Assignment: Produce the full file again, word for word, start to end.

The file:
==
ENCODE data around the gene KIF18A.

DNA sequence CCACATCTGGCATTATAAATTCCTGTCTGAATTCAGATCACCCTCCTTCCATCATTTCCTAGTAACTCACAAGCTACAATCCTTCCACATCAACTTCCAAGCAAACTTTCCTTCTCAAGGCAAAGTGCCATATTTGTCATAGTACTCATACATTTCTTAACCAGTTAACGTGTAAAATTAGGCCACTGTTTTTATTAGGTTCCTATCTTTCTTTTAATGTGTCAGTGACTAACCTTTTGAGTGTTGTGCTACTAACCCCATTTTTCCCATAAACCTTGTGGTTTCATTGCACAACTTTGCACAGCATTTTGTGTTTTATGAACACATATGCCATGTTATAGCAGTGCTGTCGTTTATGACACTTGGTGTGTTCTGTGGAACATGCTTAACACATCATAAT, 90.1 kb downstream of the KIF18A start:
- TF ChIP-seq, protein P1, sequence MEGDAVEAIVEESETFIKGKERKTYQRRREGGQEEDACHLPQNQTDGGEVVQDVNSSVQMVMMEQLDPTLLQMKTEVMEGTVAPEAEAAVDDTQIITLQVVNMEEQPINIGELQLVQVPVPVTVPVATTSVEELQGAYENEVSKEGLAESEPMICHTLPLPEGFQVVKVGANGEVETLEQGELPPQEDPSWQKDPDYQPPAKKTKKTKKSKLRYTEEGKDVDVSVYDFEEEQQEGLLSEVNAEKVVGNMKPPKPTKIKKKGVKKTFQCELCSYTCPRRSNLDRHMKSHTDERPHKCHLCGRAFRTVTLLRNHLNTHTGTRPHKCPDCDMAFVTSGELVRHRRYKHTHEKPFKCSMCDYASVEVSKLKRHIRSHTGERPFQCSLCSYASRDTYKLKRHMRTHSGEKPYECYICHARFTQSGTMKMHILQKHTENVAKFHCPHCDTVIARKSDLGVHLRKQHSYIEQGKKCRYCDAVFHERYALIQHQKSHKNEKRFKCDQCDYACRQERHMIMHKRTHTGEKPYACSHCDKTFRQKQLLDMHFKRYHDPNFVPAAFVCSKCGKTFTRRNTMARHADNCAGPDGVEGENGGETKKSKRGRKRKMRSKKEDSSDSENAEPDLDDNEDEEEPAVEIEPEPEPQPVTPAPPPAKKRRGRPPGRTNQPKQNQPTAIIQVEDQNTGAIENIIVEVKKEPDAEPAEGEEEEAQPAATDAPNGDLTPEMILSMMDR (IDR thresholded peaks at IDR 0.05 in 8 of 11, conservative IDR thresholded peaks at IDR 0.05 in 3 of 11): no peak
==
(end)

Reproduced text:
ENCODE data around the gene KIF18A.

DNA sequence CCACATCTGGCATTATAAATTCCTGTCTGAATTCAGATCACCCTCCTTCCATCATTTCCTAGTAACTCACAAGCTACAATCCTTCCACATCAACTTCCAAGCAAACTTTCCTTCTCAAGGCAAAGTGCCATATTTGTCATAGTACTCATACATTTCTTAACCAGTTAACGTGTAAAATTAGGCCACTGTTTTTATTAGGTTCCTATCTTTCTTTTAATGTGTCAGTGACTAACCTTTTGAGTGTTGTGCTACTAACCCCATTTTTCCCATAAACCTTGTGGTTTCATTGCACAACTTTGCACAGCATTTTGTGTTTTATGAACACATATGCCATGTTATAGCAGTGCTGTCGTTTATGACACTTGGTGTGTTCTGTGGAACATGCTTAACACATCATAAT, 90.1 kb downstream of the KIF18A start:
- TF ChIP-seq, protein P1, sequence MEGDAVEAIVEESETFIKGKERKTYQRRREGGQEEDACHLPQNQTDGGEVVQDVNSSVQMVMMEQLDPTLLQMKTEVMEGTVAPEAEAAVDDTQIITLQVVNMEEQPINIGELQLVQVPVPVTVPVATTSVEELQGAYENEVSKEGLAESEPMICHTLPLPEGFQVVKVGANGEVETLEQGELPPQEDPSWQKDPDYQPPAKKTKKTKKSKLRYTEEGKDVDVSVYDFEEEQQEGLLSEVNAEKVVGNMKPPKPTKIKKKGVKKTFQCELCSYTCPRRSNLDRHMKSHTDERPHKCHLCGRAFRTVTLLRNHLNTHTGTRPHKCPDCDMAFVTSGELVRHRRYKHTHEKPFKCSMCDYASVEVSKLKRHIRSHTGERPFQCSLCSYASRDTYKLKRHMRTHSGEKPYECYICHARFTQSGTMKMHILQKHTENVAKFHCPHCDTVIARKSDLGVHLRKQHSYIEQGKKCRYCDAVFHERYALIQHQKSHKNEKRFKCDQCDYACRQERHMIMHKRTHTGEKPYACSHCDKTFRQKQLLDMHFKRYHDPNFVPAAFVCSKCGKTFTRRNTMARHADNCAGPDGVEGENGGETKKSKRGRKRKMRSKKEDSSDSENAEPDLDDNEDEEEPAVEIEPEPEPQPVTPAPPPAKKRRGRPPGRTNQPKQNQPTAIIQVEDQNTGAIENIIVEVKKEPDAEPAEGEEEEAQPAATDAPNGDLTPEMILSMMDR (IDR thresholded peaks at IDR 0.05 in 8 of 11, conservative IDR thresholded peaks at IDR 0.05 in 3 of 11): no peak